‘Sometimes I feel like I should’ve been trained in diplomacy in addition to chemistry,’ Johnson jokes.

Through such extensive work with hundreds of multinational stakeholders, the Argo project has amassed a critical amount of data in its 18-year tenure, and will likely continue to measure and explore our oceans for decades to come, presumably with more metrics, as Johnson and his team continue building upon their knowledge of sensor technology.

But with this data comes added responsibility. While the main purpose of Argo has been to advance our understanding of climate science, countries have found supplementary ways to use the data, raising ethical uncertainties about who has the power to use these global findings, and to what end.

For example, the Argo base in Hyderabad, India, has been producing what Johnson refers to as enhanced fishing zone maps. These provide guesses as to prime fishing locations based on the locations of nitrate concentrations measured by the Argo buoys. Nitrates are the fertilizer of the ocean: Plants and algae rely on it for food, and as the plants and algae thrive, aquatic life flocks to the area. These gatherings are spontaneous and fleeting and being able to spot them remotely from data-streaming to a computer can give fishing vessels an edge.

Johnson noticed that in maps produced by the website Global Fishing Watch, which tracks fishing vessels on the high seas using GPS data, the fishing vessels were clustered around the very same pockets of ocean that the Argo buoys identified as having high nitrate density. ‘I’m not sure how sustainable or not it is, but they are optimizing the data to catch fish,’ says Johnson.

And word is spreading

‘Fisheries agencies across the globe are wanting in. Korea wants to get 40 buoys into the Southern Ocean,’ Talley says.

But when asked how she feels about this, she responds, ‘I feel great about it. We just can’t sustain Argo by ourselves. It’s a different user.’ But she also goes on to emphasize that everyone must work together to make sure that the data is not being abused. ‘We don’t want to endanger Argo under any circumstance,’ she says.

When there are so many stakeholders needed to execute a project like Argo, something founded on a mission of making data available to the public, does any one country have the right to police what comes of their science? What if countries begin joining the effort only to exploit ocean life for financial gain? In an open-source era, Argo presents new ethical concerns over globally collaborative science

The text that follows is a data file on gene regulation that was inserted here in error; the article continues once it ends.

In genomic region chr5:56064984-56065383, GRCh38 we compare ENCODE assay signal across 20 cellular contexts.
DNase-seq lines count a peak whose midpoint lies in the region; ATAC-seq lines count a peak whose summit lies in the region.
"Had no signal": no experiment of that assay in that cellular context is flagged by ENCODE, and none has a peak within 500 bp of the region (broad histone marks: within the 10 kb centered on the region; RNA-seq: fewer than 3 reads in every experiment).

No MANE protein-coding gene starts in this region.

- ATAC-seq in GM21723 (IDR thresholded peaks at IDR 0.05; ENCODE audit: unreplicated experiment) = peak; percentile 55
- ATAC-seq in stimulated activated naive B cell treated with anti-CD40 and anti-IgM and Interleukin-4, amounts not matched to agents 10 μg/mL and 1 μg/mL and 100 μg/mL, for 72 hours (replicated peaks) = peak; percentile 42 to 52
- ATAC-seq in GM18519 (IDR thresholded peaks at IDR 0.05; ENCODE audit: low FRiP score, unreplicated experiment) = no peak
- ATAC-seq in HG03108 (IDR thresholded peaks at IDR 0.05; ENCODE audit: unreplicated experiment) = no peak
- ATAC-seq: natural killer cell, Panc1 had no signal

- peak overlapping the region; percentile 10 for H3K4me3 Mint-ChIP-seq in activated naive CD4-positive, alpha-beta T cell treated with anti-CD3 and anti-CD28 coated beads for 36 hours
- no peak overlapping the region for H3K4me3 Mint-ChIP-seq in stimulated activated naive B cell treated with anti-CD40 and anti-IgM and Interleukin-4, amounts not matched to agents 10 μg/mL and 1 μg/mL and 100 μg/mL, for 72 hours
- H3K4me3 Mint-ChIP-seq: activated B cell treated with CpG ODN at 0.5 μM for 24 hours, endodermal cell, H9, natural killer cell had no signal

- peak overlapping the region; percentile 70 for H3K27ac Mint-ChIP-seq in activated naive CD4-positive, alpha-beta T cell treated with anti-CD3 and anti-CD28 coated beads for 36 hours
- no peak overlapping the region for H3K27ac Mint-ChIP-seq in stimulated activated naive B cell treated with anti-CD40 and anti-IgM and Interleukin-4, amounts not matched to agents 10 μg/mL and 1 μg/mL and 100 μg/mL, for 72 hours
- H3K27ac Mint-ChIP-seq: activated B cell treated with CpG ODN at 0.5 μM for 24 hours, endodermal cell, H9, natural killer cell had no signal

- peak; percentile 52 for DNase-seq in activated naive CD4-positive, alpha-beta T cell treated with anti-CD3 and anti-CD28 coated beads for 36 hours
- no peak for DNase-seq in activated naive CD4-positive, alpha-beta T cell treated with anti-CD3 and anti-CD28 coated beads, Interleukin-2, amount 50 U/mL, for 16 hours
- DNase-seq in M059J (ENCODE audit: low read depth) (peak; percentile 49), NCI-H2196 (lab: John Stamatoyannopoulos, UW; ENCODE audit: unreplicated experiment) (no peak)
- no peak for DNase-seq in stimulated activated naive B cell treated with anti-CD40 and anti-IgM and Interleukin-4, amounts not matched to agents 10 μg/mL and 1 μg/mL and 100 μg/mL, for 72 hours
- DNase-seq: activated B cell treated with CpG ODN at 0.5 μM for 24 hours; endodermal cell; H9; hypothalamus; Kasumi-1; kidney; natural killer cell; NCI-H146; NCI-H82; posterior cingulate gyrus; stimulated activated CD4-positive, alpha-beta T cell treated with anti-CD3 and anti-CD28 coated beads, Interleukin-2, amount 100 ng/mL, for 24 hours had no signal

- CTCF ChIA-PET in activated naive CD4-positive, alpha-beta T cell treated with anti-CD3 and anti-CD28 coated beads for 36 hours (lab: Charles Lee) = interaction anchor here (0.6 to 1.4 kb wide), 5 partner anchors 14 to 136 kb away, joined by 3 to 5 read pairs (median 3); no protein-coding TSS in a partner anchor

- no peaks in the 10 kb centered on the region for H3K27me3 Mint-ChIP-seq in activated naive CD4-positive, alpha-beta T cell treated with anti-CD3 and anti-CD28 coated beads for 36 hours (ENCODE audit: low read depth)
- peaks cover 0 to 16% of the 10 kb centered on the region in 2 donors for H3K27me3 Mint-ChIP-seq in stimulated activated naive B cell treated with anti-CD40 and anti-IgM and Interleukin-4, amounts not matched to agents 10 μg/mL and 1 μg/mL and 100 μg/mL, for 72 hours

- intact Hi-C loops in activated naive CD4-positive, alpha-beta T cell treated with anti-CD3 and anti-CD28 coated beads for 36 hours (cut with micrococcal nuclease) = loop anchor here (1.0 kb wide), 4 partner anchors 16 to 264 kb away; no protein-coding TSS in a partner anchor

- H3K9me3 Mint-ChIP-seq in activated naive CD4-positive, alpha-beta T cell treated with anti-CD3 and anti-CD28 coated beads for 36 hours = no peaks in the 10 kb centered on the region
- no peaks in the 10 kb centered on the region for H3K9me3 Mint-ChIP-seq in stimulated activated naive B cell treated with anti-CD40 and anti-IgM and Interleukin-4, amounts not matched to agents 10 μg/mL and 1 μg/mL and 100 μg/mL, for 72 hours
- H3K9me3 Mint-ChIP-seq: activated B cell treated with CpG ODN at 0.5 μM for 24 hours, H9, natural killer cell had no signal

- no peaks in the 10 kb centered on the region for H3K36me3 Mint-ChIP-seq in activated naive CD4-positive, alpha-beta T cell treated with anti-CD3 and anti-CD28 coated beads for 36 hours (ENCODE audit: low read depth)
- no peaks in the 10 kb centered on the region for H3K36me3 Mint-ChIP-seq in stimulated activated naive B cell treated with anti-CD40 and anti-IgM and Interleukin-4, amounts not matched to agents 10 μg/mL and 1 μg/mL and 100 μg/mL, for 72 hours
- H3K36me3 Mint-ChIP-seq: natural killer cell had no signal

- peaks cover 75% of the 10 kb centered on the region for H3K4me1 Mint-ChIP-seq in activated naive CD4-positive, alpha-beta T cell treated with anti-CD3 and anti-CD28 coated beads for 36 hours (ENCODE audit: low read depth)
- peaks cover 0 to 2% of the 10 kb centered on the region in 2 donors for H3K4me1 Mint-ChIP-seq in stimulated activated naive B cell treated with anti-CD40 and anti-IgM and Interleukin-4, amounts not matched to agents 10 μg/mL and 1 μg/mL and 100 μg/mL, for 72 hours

Regardless of participants’ intentions, it’s easy to see the benefits of the data Argo is amassing.

‘We’re creating the weather service for ocean health to really see what’s going on out there,’ Johnson explains. Not only can scientists now see what’s happening in the ocean on a given day, but moving forward scientists can identify trends and see how carbon levels are changing. Argo indeed seems to be leading us into a new era of proficiency on ocean health and climate wellness.

As our interview winds down, Johnson reminds us that nowhere is that data more important than in the Southern Ocean. He reminds us that the Argo buoys have flipped things upside down.

‘It’s not that we were off by 15 or 20 percent,’ he says as he stares out at the Pacific Ocean from his office, ‘We got the sign of the trend backwards, which has profound impacts for our understanding of the flow of carbon dioxide around the planet.’

Johnson, Riser, Talley and all of the scientists involved in Argo care about data. But they also adore the ocean, and it’s apparent that this work is a labor of love. Whether a carbon source or a sink, and as menacing as the Southern Ocean can be, those who have had the opportunity to travel to this icy pole are beguiled by it.

Buoys don’t sense cold, but they also can’t appreciate intrepid expeditions quite the way in-the-flesh scientists can. This is evidenced by Johnson’s closing line in his January 2018 MBARI blog following a successful data retrieval from a float:

The energy that I feel here, from the power of the waves, and the whips from the wind, makes me feel alive. I LOVE THE SOUTHERN OCEAN!!


Grace Greenwald is an undergraduate at Stanford University studying biology and creative writing. She is a terrible swimmer for someone who loves the ocean.

Shannon Switzer Swanson is completing a PhD in Environment and Resources at Stanford University. She studies human-ocean connections.